For Scotland: Educated in South Africa's Eastern Cape, David Denton's selection at number eight forces captain Kelly Brown to shift to blindside flank. 22-year-old Denton was a revelation during the Six Nations but missed the June tour with an ankle injury and has made a slow start to the season with Edinburgh. He needs a series a big performances to get back into the reckoning for the British and Irish Lions squad. Up front, Euan Murray – who missed the All Blacks game on Sunday due to his religious beliefs – has been added to the front-row to bring some bulk and grunt at scrum time. He takes the place of Geoff Cross, who scored a try last week, but while Robinson was anxious to point out that Cross did little wrong, Murray's power in the set-piece will be needed.
For South Africa: There are only four survivors in the starting XV from the team that was shocked at Murrayfield two years ago: Francois Hougaard, Jean de Villiers, Zane Kirchner and Jannie du Plessis. Filling the gap left by Jaque Fourie at outside centre has been a problem area for the Boks and Juan de Jongh is finally been given his chance. Many have questioned whether the 1.75m, 85kg Stormers centre is big enough for the role but De Jongh has promised to “prove all the people who believe I shouldn't be there wrong.” Before he headed to Toulouse, GurthrÃ¶ Steenkamp was regarded as one of the strongest props in the game. The scrummaging experts reckon his stint in France has made him even better. His return to the Bok camp is significant.
Head-to-head: The clash between Scotland's best attacking weapon and South Africa's Players' Player of the Year is set to be a classic. A try for JP Pietersen would see the wing overtake Chester Williams's 14 tries for South Africa while the flying Dutchman Tim Visser is well on his way to becoming a great Scot. As mentioned above, the battle between to great scrummagers, Murray – who gave the Boks a working over in 2008 and 2010 – and Steenkamp should be good to watch.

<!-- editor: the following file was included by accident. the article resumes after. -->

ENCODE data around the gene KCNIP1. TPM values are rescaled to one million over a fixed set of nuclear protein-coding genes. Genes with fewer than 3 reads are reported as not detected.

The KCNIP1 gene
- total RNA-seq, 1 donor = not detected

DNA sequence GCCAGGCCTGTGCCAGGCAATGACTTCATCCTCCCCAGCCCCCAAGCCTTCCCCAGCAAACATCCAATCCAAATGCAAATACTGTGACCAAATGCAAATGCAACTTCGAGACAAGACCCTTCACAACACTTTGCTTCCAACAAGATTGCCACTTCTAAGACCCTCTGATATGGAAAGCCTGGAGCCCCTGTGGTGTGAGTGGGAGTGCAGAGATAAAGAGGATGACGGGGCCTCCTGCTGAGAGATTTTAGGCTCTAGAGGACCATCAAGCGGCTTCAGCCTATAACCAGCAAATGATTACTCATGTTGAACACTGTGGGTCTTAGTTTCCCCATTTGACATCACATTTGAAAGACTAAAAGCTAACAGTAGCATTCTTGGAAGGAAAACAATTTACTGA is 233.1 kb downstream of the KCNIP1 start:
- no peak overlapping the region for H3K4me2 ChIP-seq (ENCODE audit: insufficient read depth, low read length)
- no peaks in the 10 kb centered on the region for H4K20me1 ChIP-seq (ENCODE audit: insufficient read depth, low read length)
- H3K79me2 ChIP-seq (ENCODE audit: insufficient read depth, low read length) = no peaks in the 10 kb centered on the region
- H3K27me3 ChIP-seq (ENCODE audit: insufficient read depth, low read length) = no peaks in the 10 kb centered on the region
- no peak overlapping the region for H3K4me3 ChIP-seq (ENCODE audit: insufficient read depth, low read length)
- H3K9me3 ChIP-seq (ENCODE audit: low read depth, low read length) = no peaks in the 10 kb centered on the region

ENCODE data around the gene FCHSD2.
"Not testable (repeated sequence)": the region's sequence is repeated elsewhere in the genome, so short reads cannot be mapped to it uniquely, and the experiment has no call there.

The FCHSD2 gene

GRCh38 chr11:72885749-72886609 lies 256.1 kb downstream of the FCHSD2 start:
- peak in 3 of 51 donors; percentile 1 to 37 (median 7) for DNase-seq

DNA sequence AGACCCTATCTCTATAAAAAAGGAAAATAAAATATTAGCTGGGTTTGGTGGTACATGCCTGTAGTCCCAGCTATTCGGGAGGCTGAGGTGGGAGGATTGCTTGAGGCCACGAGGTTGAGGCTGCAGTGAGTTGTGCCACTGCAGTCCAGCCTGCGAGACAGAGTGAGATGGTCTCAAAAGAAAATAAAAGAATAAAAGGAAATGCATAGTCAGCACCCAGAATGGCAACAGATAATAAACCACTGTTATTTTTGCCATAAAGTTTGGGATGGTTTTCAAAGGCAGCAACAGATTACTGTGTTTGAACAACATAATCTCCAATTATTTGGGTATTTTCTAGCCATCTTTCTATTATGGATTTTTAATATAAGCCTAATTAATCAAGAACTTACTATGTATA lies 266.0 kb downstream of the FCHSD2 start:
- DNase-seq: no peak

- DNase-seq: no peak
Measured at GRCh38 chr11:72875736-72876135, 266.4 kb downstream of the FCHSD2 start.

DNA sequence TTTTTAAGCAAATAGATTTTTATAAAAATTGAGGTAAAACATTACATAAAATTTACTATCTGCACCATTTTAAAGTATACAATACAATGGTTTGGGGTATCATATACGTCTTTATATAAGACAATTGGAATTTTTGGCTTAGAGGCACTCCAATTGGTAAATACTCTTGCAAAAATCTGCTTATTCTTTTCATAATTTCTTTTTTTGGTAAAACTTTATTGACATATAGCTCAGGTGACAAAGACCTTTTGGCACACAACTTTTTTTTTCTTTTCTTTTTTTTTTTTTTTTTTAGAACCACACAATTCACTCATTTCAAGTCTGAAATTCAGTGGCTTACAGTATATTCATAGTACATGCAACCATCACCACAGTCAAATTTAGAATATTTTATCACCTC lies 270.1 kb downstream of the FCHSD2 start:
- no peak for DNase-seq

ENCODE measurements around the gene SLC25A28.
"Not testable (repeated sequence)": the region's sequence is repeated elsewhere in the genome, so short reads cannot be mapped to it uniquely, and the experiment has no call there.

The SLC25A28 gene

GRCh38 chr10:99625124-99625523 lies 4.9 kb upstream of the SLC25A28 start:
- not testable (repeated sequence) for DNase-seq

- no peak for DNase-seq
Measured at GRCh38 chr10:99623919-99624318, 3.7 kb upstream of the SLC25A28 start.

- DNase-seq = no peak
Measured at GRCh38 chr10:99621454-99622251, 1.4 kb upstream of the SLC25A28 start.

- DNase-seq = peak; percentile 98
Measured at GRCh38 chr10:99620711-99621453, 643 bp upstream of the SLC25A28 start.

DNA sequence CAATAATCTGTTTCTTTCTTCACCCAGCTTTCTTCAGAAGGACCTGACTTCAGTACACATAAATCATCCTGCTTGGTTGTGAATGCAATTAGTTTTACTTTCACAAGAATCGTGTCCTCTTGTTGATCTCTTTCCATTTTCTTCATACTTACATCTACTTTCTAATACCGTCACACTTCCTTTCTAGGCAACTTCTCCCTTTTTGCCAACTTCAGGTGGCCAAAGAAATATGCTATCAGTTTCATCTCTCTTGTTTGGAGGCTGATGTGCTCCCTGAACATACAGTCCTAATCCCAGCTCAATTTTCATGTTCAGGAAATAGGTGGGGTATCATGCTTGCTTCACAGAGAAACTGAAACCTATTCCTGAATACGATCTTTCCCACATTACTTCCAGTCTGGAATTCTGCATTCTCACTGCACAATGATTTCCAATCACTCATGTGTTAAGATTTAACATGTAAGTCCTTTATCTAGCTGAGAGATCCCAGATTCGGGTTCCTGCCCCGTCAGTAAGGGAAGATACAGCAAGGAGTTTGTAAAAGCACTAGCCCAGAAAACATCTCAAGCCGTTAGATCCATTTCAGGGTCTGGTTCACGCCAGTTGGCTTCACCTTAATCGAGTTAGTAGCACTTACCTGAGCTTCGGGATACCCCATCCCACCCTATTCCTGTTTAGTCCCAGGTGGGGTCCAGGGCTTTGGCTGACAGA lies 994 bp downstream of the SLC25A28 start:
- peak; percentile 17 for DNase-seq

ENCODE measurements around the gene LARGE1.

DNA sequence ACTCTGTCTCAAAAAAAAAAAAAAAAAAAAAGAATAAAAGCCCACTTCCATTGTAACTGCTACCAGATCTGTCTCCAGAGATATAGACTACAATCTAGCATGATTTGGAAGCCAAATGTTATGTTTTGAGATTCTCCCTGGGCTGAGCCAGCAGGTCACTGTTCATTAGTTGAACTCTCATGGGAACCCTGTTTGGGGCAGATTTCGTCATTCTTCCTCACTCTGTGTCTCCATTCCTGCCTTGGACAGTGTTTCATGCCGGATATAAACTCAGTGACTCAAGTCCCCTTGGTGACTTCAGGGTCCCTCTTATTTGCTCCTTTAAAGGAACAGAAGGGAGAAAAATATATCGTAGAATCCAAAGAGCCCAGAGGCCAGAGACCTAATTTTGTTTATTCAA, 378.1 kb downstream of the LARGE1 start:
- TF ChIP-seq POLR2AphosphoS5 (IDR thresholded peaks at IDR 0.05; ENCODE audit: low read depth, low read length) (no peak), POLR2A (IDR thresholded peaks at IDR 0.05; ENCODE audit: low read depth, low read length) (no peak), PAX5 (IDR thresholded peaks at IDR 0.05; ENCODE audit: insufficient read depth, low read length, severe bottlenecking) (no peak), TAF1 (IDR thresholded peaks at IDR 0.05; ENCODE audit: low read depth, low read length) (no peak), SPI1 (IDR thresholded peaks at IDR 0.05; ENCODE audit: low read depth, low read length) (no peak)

Previous results:2010: Scotland won 21-17 at Murrayfield
2008: South Africa won 14 -10 at Murrayfield
2007: South Africa won 27-3 at Murrayfield
2006: South Africa won 29-15 in Port Elizabeth
2006: South Africa won 36-16 in Durban
2004: South Africa won 45-10 at Murrayfield
2003: South Africa won 28-19 in Johannesburg
2003: South Africa won 29-25 in Durban
2002: Scotland won 21-6 at Murrayfield
Prediction: Both sides have struggled to score points in recent games, with neither Scotland nor South Africa topping a cumulative total of 100 points in their last five games, so a low-scoring encounter is on the cards. The hosts looked great for periods against the All Blacks but their inability to be consistent in defence over the full 80 minutes is likely to cost them, again. South Africa by ten points
Scotland (revised): 15 Stuart Hogg, 14 Sean Lamont, 13 Nick De Luca, 12 Matt Scott, 11 Tim Visser, 10 Greig Laidlaw, 9 Mike Blair, 8 David Denton, 7 John Barclay, 6 Kelly Brown (c), 5 Jim Hamilton, 4 Richie Gray, 3 Euan Murray, 2 Ross Ford, 1 Ryan Grant.
Replacements: 16 Dougie Hall, 17 Kyle Traynor, 18 Geoff Cross, 19 Alastair Kellock, 20 Stuart McInally , 21 Henry Pyrgos, 22 Ruaridh Jackson, 23 Peter Murchie.
South Africa: 15 Zane Kirchner, 14 JP Pietersen, 13 Juan de Jongh, 12 Jean de Villiers (c), 11 Francois Hougaard, 10 Pat Lambie, 9 Ruan Pienaar,